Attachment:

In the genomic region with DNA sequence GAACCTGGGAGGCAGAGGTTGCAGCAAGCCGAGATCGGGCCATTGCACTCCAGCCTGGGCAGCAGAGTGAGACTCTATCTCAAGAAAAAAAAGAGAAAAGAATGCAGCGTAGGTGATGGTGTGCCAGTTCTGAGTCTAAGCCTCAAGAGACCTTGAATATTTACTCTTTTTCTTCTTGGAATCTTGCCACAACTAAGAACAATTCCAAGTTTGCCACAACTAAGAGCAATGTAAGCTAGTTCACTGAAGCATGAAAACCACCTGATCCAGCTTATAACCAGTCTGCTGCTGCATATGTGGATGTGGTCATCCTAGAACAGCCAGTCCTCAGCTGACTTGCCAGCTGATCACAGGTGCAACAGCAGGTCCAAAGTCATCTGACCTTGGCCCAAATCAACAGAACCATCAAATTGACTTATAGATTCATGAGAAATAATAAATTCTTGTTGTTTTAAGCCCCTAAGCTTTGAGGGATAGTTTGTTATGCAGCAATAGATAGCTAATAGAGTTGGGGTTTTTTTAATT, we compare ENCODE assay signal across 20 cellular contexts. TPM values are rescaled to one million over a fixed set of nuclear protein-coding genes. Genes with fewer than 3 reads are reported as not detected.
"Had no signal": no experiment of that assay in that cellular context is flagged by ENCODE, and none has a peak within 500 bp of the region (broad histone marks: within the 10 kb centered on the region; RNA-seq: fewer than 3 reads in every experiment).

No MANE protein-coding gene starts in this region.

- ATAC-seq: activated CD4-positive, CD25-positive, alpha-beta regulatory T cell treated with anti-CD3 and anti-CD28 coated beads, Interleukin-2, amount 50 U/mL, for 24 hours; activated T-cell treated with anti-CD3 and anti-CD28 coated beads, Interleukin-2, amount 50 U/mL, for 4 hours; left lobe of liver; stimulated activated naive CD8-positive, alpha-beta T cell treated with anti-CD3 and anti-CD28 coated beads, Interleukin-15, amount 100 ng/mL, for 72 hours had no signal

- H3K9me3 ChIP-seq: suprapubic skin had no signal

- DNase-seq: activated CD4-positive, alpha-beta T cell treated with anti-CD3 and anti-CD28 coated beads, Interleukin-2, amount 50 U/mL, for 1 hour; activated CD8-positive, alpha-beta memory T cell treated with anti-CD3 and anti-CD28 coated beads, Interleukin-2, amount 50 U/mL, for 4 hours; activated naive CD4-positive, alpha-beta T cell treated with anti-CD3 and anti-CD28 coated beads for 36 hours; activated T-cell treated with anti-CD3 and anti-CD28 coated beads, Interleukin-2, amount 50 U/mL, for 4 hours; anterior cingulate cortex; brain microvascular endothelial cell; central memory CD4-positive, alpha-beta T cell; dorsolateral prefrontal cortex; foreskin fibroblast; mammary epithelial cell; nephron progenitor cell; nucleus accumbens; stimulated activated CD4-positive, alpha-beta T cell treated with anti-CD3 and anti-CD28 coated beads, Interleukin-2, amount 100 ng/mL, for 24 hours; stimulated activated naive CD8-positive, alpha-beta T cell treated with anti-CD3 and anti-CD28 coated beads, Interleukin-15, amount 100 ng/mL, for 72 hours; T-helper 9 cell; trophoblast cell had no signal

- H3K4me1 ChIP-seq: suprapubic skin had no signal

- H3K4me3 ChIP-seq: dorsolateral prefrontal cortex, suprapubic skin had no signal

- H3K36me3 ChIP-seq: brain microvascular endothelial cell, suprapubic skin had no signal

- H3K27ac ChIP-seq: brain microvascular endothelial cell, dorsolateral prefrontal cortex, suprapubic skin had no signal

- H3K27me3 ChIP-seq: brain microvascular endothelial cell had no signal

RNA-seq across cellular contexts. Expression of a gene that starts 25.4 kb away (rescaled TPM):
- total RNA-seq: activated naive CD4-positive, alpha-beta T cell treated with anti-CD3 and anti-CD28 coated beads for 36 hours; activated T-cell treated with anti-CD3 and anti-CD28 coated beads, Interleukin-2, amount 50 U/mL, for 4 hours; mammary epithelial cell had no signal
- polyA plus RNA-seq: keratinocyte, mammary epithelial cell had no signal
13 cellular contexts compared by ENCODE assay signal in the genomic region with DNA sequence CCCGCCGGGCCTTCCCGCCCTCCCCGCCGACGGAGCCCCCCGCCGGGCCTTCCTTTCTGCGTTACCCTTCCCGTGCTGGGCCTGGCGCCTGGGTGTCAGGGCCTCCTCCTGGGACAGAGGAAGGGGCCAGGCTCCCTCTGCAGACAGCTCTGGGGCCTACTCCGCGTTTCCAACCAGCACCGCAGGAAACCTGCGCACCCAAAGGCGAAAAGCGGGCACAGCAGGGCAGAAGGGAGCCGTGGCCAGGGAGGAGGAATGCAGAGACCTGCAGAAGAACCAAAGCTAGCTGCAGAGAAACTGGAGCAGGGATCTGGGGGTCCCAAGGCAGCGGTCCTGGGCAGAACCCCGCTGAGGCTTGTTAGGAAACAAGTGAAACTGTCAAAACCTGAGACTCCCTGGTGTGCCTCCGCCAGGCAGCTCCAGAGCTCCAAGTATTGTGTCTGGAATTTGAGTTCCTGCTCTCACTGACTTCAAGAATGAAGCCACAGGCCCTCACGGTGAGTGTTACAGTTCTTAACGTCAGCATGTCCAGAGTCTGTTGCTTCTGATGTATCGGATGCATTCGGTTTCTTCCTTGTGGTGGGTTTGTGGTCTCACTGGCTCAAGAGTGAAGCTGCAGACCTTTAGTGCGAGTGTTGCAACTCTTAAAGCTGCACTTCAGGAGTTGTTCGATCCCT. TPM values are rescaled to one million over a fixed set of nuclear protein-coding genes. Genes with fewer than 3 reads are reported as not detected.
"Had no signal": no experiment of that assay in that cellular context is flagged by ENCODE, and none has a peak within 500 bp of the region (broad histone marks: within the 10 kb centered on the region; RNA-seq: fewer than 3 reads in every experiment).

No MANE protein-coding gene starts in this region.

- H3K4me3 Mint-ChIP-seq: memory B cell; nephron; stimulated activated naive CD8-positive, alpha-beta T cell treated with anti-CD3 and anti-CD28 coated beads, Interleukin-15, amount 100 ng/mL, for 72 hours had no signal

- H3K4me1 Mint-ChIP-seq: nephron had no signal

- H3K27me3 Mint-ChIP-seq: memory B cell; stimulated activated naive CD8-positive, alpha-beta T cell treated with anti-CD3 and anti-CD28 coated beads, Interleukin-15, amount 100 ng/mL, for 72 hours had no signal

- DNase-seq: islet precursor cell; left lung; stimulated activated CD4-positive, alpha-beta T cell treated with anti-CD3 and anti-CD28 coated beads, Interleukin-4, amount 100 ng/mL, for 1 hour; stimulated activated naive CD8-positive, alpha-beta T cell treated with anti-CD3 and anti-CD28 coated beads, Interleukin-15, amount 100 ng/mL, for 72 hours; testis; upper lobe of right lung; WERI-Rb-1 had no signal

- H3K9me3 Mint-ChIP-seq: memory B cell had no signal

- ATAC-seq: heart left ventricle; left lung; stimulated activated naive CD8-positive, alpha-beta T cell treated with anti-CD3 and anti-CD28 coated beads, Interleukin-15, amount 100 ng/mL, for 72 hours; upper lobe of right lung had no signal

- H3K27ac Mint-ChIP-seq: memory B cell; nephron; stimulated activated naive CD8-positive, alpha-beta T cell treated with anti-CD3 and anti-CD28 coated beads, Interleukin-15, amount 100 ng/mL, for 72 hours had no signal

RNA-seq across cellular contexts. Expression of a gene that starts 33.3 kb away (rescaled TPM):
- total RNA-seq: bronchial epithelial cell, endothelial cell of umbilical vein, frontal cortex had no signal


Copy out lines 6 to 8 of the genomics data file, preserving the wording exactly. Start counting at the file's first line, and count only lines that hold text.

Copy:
- DNase-seq: activated CD4-positive, alpha-beta T cell treated with anti-CD3 and anti-CD28 coated beads, Interleukin-2, amount 50 U/mL, for 1 hour; activated CD8-positive, alpha-beta memory T cell treated with anti-CD3 and anti-CD28 coated beads, Interleukin-2, amount 50 U/mL, for 4 hours; activated naive CD4-positive, alpha-beta T cell treated with anti-CD3 and anti-CD28 coated beads for 36 hours; activated T-cell treated with anti-CD3 and anti-CD28 coated beads, Interleukin-2, amount 50 U/mL, for 4 hours; anterior cingulate cortex; brain microvascular endothelial cell; central memory CD4-positive, alpha-beta T cell; dorsolateral prefrontal cortex; foreskin fibroblast; mammary epithelial cell; nephron progenitor cell; nucleus accumbens; stimulated activated CD4-positive, alpha-beta T cell treated with anti-CD3 and anti-CD28 coated beads, Interleukin-2, amount 100 ng/mL, for 24 hours; stimulated activated naive CD8-positive, alpha-beta T cell treated with anti-CD3 and anti-CD28 coated beads, Interleukin-15, amount 100 ng/mL, for 72 hours; T-helper 9 cell; trophoblast cell had no signal

- H3K4me1 ChIP-seq: suprapubic skin had no signal

- H3K4me3 ChIP-seq: dorsolateral prefrontal cortex, suprapubic skin had no signal